Glacier (Encyclopedia of Science)
Glaciers are flowing masses of ice, created by years of snowfall and cold temperatures. Approximately one-tenth of Earth is covered by glaciers, including Antarctica and parts of Greenland, Iceland, Canada, Russia, and Alaska. Mountainous regions on every continent except Australia also contain glaciers. Glaciers have enormous powers to reshape the face of Earth. Even today, glaciers are altering how our planet looks, and they hold clues to its past and future.
How glaciers form
Glaciers are created in areas where the air temperature never gets warm enough to completely melt snow. After a snowfall, some or most of the snow may melt when it comes into contact with warmer ground temperatures. As the air temperature drops, the melted snow refreezes, turning into small ice granules called firn or névé (pronounced nay-VAY). As additional layers of snow accumulate on top, the firn underneath is compacted. When the accumulation reaches about 150 feet (46 meters) deep, the weight and pressure cause the lower layers to recrystallize into solid ice. As years pass, snow accumulates and the slab of ice grows steadily thicker. Eventually the mound of ice becomes too massive to sit still, and gravity pulls the ice downhill. Once the ice begins to move, it is considered a glacier.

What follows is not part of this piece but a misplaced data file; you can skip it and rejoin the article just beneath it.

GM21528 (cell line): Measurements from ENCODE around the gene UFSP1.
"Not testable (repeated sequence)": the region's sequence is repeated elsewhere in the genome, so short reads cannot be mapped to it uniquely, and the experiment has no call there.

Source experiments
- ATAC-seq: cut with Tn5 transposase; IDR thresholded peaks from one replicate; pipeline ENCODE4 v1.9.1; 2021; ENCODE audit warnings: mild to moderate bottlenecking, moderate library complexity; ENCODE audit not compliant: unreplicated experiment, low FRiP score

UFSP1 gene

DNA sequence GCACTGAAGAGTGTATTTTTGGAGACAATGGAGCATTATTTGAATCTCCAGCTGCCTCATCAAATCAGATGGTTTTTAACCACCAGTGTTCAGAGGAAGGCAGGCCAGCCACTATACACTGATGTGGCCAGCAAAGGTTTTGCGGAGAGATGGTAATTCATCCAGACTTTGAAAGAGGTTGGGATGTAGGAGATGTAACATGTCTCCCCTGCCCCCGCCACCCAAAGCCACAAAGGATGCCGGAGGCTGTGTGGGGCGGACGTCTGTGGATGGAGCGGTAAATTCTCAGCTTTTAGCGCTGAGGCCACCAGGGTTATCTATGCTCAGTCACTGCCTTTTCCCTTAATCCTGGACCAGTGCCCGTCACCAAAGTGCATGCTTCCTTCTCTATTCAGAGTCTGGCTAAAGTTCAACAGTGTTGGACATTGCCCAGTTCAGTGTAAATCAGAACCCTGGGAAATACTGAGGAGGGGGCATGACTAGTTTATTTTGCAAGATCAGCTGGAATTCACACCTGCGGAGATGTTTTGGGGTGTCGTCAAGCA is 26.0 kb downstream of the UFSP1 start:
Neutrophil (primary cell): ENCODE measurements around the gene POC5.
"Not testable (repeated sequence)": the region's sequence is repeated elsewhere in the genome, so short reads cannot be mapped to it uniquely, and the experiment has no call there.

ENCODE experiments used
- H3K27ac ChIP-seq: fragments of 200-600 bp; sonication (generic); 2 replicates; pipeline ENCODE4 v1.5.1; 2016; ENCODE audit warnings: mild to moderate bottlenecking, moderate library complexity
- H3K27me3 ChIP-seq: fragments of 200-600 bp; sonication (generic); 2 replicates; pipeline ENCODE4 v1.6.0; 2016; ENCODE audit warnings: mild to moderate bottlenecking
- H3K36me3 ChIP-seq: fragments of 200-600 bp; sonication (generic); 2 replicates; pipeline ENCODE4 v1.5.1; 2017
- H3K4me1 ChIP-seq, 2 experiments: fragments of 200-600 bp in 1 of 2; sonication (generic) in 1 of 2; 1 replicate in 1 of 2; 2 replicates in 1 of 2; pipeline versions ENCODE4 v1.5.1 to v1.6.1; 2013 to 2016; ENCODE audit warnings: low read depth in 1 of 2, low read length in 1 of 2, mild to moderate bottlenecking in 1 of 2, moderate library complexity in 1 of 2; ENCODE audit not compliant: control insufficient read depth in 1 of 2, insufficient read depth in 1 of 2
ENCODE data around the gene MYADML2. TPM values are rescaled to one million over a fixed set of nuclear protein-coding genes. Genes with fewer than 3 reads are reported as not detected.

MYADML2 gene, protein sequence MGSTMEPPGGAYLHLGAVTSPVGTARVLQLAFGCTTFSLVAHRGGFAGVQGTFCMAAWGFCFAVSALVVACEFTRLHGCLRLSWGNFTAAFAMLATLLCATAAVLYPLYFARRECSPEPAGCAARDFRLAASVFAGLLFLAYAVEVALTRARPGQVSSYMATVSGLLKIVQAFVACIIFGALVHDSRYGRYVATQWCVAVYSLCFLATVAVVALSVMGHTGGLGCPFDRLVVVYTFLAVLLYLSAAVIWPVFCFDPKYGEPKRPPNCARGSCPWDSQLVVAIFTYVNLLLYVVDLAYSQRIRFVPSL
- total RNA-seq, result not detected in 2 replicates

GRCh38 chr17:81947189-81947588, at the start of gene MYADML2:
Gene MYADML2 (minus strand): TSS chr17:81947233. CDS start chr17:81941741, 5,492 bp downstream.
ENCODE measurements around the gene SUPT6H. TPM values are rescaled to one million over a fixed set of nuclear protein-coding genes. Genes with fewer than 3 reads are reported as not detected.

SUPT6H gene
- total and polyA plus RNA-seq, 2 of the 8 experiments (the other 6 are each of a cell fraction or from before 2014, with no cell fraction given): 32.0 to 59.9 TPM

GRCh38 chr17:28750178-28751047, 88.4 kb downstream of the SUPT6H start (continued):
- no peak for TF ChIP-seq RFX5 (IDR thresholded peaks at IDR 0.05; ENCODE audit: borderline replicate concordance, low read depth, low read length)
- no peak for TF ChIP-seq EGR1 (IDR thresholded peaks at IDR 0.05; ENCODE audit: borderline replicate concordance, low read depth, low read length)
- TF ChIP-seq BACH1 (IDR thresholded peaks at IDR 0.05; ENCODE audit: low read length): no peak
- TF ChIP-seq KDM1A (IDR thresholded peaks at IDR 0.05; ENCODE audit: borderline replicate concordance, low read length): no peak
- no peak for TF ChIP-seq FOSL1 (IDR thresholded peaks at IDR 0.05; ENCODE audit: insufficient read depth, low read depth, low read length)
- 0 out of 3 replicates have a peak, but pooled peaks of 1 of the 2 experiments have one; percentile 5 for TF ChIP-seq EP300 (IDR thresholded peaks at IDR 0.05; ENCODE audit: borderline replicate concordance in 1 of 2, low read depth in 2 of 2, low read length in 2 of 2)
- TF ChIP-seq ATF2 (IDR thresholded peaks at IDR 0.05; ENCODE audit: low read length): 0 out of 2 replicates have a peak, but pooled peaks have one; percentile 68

Types of glaciers
Glaciers that flow down a...
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Glaciers (World of Earth Science)
Glaciers are large land-bound bodies of ice. To be called a glacier, the ice mass must be moving, or show evidence of having moved in the past. Covering about 10% of Earth's surface, glaciers store a significant amount of Earth's supply of freshwater.
Glaciers form from the buildup of snow over time. As snow accumulates, it is compressed under its own weight. Compaction, along with partial thawing and refreezing, converts the original snow to a type of granular ice called firn. As snow continues to accumulate, the firn is buried and further compacted and is eventually converted into glacial ice. Sufficient accumulation of snow and ice is critical to the ability of glacial ice to deform and flow. Pressure from above allows the solid ice to flow at depth.